Freshman Trevor Lawrence is the new starting quarterback for third-ranked Clemson, replacing senior Kelly Bryant — for now.
The move doesn’t mean Bryant is being benched, or won’t regain the starting spot, but Clemson coach Dabo Swinney isn’t saying much about the change.
The team announced the decision Monday, a day after Swinney cut off potential quarterback questions on a teleconference Sunday night.
“I won’t get into any rotation or depth chart moves tonight,” the coach said.
But actions often speak louder than words.
On Monday morning the team put out a simple statement saying that Lawrence will start for the Tigers (4-0, 1-0 Atlantic Coast Conference) against Syracuse (4-0, 1-0) on Saturday.
Lawrence’s improvement and production, particularly in last week’s 49-21 victory at Georgia Tech, could not be ignored, according to Clemson co-offensive coordinator Tony Elliott.
“It just came down to, you’ve got to reward productivity,” Elliott said. “If you look at (Lawrence’s) opportunities, he’s taken advantage of them. Kelly didn’t do anything wrong.”
Elliott cautioned that Lawrence’s elevation is just for this week and the competition with Bryant for playing time will continue.
“Kelly has done a lot for this team,” Elliott said. “Again, this is just this week.”
The 6-foot-6 Lawrence — nicknamed “Sunshine” by his teammates for his long, flowing hair — was the country’s top quarterback prospect this past year. He enrolled in January, went through spring drills and competed with Bryant throughout the offseason for the starting spot.
Bryant came out on top to start the season, though, as Lawrence played all four games as the second QB in Clemson’s two-player rotation.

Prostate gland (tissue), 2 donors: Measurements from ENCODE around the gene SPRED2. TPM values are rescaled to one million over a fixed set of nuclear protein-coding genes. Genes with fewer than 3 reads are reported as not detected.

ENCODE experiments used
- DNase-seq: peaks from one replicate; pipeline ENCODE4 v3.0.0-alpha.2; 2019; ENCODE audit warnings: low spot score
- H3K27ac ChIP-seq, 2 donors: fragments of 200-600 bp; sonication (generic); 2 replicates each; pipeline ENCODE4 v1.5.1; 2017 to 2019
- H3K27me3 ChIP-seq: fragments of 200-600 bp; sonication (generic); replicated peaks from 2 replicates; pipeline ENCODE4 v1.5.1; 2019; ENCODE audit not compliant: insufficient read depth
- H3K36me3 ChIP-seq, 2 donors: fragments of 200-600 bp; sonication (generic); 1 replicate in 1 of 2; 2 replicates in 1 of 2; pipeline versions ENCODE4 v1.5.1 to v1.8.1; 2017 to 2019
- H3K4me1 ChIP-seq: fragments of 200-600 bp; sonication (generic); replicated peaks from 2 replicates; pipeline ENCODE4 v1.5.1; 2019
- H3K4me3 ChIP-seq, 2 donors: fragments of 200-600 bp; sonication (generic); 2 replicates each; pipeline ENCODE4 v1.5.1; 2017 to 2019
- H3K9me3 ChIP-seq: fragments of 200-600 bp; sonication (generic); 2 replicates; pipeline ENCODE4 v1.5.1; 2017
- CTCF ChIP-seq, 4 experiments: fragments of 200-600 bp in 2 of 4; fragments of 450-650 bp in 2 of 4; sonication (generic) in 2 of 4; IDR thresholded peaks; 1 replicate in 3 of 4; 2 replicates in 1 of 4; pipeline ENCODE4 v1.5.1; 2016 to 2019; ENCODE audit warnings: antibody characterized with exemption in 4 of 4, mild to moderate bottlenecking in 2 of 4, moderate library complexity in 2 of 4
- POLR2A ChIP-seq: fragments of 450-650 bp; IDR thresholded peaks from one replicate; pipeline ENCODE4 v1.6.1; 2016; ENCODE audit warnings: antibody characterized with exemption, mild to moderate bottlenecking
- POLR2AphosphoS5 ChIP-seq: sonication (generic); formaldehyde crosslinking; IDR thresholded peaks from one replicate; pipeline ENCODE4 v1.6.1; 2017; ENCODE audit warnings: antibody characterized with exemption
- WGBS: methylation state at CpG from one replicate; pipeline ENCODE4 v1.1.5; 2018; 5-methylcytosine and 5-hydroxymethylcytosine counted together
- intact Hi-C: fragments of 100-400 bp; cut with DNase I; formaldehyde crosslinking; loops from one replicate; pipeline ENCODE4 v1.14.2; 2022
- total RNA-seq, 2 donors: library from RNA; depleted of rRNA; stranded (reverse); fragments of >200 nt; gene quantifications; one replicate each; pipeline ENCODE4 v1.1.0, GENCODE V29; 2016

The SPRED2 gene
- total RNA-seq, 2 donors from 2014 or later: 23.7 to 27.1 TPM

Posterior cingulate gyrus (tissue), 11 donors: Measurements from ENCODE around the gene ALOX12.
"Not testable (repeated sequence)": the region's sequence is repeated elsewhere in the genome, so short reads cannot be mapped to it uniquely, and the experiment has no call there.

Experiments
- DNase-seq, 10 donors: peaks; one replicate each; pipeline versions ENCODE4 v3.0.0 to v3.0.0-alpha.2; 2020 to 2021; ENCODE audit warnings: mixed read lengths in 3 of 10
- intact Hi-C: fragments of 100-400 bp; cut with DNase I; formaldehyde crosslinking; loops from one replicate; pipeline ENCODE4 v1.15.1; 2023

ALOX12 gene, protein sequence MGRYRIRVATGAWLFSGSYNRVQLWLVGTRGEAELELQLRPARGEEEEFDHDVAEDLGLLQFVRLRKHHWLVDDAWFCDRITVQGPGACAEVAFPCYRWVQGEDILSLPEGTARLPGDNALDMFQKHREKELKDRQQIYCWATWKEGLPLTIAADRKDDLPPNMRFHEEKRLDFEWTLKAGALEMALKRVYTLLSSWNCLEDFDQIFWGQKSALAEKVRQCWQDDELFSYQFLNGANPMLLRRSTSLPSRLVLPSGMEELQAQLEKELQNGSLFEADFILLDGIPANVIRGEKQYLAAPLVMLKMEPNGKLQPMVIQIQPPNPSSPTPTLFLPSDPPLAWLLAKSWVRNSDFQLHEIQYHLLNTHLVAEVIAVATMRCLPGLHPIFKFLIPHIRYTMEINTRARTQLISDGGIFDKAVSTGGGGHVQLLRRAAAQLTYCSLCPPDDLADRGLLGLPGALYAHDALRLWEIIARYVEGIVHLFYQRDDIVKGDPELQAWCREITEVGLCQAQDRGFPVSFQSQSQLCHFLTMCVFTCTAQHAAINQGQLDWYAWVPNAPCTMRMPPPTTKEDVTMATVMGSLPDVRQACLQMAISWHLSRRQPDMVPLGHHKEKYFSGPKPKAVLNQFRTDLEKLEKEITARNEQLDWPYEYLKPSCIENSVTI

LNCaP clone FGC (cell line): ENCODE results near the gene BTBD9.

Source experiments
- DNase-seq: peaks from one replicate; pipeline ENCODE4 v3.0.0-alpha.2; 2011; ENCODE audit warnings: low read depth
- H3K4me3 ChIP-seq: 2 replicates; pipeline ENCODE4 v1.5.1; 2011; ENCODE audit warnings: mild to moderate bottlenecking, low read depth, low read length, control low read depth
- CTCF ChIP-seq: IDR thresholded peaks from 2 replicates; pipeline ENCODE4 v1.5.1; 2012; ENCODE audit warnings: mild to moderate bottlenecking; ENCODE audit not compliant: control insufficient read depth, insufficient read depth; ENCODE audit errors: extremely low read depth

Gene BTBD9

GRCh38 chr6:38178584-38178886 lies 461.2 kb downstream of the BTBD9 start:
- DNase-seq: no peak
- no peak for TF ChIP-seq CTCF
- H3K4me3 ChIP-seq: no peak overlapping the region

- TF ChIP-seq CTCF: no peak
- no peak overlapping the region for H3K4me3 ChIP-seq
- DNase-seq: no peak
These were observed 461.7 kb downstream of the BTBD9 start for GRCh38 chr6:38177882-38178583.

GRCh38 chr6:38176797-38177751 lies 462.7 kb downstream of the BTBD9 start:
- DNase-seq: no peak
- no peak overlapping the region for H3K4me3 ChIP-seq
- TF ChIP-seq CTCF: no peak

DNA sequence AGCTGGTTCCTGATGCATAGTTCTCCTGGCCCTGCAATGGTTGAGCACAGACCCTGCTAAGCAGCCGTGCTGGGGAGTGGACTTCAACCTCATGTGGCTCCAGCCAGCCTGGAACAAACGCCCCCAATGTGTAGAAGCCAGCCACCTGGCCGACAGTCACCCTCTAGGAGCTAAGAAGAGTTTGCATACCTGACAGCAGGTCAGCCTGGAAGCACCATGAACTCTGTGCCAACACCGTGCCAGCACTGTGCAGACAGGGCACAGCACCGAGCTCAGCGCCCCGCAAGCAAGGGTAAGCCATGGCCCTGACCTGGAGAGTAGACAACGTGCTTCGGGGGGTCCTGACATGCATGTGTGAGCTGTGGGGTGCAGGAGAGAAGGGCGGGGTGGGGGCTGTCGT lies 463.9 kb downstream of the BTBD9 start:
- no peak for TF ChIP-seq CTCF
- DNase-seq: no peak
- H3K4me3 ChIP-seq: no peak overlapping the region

But Lawrence has been the most effective of the two since the season started.
He completed 13 of 18 passes for 176 yards and a career-high four touchdown throws to rally the Tigers offense after a slow start with Bryant behind center.
Lawrence led Clemson on four TD drives in a five-series span in the second and third quarters as the team took control of the Yellow Jackets. He was named the ACC’s rookie of the week.
Statistically, Lawrence has outplayed Bryant.
Lawrence has completed 39 of 60 passes for 600 yards, nine touchdowns and two interceptions. Bryant has thrown for 461 yards, two touchdowns and an interception in four games.
Bryant was in the unenviable spot last year of having to follow Clemson’s national championship winning quarterback in Deshaun Watson as the starter.
However, Bryant rose to the challenge and helped Clemson to a 12-2 mark and a third consecutive ACC championship and College Football Playoff appearance. The Tigers lone loss in the regular season at Syracuse in 2017 came in part when Bryant was knocked out of the game with a concussion in the second quarter.
When the Tigers’ offense struggled in the CFP semifinals against eventual national champ Alabama in a 24-6 loss, many outside the program latched onto Lawrence as the program’s future.
The offense — and especially Clemson’s long-ball game — has been much crisper with Lawrence in the game. Six of Lawrence’s nine touchdown throws have gone for 15 yards or longer.
Center Justin Falcinelli said Bryant is an experienced player who won’t let this keep him down.
“Kelly will take it fine. He knows how we do things,” Falcinelli said. “He knows what to expect.”
Still, it appears Lawrence is on a similar path as Watson, who began his freshman season as backup but became the starter by game four.
Syracuse coach Dino Babers learned of Clemson’s quarterback change when he spoke to the media Monday.
Lawrence “seems like he’s a very polished thrower. Obviously, he’s young,” Babers said. “It’ll be interesting to see how he does.”
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